Tuesday, April 22, 2014

science

Half of Americans Aren’t Sure Big Bang Happened Here's a headline. How disgusting that the American people can't just roll over and accept the news that the big bang happened. I mean, science, right?

This is presented as a distressing tidbit about Americans being stuck in the dark ages, religion still having its claws in the American way of thinking, and the deplorable state of scientific ignorance which is probably due to Texans not teaching enough evolution.

What is implied here is that if Americans were better at critical thinking, they would just accept as gospel truth anything Neil deGrasse Tyson tells them on TV. Scientific inquiry, indeed. A person's own empirical understanding of reality has led them to question what has been shoved down their throat in school, and we are supposed to condemn that as bad science? People are driven by the collective data of their lives to conclude that the big bang doesn't account for things they know to be real, and that means that they don't know how to think? They express doubt in a theory that fails to predict the reality that they know, and they are branded as criminally obsolete, accused of holding back the human race from a greatness that can only be achieved by treating people with different beliefs as a cancerous inferior race that needs to be purged.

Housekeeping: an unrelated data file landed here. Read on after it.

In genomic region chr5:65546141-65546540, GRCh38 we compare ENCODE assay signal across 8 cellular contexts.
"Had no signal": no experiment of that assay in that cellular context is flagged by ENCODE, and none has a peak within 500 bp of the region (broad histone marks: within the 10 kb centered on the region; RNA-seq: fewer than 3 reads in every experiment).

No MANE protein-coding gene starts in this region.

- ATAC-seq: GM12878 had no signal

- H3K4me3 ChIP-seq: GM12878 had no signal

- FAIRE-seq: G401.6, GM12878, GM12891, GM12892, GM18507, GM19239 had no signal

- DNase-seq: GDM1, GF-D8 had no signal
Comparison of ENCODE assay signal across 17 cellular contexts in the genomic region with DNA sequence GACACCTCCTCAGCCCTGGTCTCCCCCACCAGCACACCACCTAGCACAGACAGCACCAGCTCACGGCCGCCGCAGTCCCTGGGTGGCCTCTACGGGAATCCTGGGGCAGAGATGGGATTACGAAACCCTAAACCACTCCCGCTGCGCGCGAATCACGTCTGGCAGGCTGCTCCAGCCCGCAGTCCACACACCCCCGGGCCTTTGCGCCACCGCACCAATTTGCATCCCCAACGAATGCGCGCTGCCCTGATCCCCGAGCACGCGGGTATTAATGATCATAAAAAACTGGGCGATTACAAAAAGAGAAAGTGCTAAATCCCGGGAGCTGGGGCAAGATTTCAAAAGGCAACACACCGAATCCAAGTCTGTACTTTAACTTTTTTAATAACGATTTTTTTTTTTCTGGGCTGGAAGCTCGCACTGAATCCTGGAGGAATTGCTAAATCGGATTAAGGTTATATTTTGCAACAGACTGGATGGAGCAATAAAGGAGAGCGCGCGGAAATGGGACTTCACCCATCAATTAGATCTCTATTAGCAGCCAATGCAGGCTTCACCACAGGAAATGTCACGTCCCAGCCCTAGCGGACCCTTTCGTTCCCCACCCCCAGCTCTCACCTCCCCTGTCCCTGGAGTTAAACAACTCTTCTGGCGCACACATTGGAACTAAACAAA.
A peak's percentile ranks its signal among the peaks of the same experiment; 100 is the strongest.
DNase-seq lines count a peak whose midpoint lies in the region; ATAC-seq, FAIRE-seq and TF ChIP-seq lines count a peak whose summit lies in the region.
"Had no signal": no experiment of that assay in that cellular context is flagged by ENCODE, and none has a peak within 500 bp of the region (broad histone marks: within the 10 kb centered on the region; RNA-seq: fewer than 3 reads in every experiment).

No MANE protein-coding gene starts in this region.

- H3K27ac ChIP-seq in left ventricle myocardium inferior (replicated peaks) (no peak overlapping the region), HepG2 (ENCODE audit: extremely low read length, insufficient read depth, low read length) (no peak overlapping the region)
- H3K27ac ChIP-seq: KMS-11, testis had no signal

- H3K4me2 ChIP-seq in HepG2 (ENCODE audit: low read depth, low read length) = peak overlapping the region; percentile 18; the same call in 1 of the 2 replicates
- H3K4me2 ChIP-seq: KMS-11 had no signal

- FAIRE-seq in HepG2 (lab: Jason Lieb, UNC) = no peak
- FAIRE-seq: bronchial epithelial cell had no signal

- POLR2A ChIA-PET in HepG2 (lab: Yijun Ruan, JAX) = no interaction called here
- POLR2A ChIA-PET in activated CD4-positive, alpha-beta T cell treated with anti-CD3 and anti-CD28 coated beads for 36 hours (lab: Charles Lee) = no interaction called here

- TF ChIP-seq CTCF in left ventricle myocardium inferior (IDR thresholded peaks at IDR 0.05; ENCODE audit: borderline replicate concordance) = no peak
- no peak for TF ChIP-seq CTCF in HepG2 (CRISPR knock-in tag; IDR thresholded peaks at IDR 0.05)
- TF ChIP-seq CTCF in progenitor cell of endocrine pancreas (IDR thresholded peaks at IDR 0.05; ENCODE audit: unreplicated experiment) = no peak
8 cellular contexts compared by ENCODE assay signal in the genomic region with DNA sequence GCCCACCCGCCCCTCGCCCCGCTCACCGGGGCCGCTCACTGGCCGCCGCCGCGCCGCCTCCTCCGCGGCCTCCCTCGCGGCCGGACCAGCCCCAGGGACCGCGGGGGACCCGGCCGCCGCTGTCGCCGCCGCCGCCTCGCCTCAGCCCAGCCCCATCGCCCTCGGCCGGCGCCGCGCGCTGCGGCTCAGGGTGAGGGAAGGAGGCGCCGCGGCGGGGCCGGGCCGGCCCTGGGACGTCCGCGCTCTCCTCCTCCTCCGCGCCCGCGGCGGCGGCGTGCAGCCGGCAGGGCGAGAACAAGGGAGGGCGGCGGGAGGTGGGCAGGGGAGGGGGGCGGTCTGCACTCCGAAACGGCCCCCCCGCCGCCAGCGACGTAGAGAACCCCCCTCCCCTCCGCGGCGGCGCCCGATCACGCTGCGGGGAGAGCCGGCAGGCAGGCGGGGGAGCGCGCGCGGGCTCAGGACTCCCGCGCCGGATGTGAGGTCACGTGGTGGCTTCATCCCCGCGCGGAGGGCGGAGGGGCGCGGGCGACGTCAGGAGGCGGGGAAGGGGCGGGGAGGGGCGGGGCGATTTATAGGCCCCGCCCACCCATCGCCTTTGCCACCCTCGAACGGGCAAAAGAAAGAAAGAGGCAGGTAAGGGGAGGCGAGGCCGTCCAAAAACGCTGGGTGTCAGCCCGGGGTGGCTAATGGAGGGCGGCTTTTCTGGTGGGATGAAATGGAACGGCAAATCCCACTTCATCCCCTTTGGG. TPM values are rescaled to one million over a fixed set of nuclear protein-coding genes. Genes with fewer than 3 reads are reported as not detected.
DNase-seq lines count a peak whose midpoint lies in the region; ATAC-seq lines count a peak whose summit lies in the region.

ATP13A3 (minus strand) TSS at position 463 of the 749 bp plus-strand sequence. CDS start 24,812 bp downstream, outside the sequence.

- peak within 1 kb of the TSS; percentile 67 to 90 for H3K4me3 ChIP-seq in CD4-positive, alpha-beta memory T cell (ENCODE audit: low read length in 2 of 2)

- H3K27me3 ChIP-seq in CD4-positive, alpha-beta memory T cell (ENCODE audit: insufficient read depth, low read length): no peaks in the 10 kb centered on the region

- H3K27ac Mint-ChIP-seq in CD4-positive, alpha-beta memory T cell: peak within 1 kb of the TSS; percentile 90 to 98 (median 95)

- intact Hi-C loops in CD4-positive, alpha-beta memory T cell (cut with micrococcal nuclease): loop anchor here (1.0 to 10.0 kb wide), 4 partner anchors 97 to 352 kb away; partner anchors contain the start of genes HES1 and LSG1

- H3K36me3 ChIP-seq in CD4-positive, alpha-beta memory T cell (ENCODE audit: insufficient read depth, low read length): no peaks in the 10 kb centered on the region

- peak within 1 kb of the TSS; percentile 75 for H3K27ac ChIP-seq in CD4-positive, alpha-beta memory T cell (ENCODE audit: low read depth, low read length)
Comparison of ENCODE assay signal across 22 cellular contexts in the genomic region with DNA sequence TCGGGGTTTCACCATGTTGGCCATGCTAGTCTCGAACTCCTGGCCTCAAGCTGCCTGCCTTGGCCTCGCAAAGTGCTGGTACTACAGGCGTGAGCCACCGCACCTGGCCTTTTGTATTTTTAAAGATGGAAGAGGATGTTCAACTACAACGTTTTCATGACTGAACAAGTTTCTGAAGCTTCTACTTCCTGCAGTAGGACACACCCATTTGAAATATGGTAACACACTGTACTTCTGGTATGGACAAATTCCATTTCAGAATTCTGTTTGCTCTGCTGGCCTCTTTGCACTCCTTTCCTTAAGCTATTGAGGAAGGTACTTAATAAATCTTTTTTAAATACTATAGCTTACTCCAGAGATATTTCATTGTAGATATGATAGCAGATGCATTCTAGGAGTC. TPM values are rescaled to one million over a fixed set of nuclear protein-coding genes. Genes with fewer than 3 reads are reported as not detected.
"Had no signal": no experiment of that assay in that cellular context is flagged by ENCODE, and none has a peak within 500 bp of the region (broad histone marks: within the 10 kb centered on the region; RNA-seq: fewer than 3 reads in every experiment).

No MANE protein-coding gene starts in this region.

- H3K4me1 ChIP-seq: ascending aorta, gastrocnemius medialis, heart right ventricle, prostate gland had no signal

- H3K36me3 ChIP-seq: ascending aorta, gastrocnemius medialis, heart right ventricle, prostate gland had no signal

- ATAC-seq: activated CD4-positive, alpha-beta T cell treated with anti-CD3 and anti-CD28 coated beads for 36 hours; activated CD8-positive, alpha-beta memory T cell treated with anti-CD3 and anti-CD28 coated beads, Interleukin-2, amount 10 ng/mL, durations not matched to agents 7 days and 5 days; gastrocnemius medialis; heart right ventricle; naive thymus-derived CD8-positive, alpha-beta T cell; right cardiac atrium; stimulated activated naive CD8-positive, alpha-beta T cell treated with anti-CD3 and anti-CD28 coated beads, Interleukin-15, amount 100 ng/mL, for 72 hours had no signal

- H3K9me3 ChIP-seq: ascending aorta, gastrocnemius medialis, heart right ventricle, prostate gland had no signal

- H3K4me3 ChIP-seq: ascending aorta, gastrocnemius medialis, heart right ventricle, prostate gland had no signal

How many of those who do not doubt the big bang have actually made the measurements and drawn the inferences from the data and proved for themselves that the inferences are logically valid? Among those who have personally encountered data and physics research about the universe, how many had already pledged allegiance to the big bang before the statistical analysis of their first experiment? What then convinced them? Democracy? Authority? Revelation? I'm guessing most of the people who refuse to doubt the big bang have been convinced by an argument that amounts to more faith than science.

Also, why is a profession of the big bang held up as a benchmark of how prepared a person is for 'real life'? Rather seems to be a moot point and wildly irrelevant, unless the academic world is just trying to extract a denunciation of God before one can proceed to the cool kids' table.

What is given as a condescending reproach is eloquent in its transparency. People are not bad at rational thought. They are bad at buying the proof by intimidation. That anyone is alarmed by someone else doubting that the universe is a meaningless accident, should make people think.

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